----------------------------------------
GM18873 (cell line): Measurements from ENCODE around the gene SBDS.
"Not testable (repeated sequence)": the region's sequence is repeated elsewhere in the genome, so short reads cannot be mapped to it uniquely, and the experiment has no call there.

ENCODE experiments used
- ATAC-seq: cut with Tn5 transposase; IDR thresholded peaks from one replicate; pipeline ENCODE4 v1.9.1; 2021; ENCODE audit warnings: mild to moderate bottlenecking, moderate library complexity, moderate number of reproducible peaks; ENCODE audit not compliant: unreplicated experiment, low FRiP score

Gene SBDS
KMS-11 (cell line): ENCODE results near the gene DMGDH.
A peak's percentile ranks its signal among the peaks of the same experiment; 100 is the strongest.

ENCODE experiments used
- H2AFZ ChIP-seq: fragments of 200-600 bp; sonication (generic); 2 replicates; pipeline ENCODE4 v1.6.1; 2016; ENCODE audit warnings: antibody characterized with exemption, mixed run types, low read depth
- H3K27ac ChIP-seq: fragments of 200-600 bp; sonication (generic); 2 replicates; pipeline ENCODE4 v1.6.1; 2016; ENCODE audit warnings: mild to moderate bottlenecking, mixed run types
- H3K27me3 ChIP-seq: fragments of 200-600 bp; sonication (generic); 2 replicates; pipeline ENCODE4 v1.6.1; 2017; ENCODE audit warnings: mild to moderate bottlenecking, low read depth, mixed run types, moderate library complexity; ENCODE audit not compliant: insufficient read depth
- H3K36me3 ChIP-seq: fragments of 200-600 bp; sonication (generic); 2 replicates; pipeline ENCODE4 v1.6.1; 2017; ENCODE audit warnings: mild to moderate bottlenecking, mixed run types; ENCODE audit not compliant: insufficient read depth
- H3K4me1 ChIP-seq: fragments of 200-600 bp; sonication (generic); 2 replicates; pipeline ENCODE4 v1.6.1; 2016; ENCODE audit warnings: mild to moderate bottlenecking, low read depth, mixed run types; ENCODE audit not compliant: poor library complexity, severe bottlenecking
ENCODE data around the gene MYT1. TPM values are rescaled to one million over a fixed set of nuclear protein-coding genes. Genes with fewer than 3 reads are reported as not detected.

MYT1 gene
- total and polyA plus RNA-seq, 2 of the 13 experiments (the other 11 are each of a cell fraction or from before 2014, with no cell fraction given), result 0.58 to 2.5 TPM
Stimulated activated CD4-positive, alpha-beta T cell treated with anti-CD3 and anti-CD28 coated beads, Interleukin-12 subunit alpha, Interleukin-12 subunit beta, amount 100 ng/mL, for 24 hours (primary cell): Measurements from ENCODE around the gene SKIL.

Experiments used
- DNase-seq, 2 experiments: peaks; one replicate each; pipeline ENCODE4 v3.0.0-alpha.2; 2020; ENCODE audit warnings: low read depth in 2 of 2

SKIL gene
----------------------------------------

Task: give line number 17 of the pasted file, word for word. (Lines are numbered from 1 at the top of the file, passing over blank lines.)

Stimulated activated CD4-positive, alpha-beta T cell treated with anti-CD3 and anti-CD28 coated beads, Interleukin-12 subunit alpha, Interleukin-12 subunit beta, amount 100 ng/mL, for 24 hours (primary cell): Measurements from ENCODE around the gene SKIL.